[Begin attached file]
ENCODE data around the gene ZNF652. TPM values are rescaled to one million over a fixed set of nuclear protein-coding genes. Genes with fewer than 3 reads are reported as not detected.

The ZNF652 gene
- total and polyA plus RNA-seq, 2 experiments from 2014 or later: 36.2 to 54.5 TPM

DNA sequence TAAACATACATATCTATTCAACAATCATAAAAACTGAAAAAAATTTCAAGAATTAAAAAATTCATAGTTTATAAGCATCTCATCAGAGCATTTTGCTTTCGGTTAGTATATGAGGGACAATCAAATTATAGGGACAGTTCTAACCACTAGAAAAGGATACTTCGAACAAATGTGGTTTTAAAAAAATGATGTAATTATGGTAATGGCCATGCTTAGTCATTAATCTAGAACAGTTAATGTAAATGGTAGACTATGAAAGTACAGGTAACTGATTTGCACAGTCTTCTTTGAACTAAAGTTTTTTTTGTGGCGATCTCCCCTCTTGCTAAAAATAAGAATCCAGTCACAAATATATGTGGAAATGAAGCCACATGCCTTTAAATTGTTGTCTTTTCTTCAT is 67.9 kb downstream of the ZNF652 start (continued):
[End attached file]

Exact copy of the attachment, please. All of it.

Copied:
ENCODE data around the gene ZNF652. TPM values are rescaled to one million over a fixed set of nuclear protein-coding genes. Genes with fewer than 3 reads are reported as not detected.

The ZNF652 gene
- total and polyA plus RNA-seq, 2 experiments from 2014 or later: 36.2 to 54.5 TPM

DNA sequence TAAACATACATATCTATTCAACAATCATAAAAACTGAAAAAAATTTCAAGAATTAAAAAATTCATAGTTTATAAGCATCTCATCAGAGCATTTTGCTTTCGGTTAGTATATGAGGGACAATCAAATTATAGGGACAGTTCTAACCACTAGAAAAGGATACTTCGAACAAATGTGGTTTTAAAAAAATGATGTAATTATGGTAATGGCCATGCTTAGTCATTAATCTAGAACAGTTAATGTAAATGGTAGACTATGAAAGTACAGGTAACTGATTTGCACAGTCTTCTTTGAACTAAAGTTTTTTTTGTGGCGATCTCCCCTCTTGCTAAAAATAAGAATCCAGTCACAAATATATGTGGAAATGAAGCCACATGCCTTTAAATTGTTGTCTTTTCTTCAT is 67.9 kb downstream of the ZNF652 start (continued):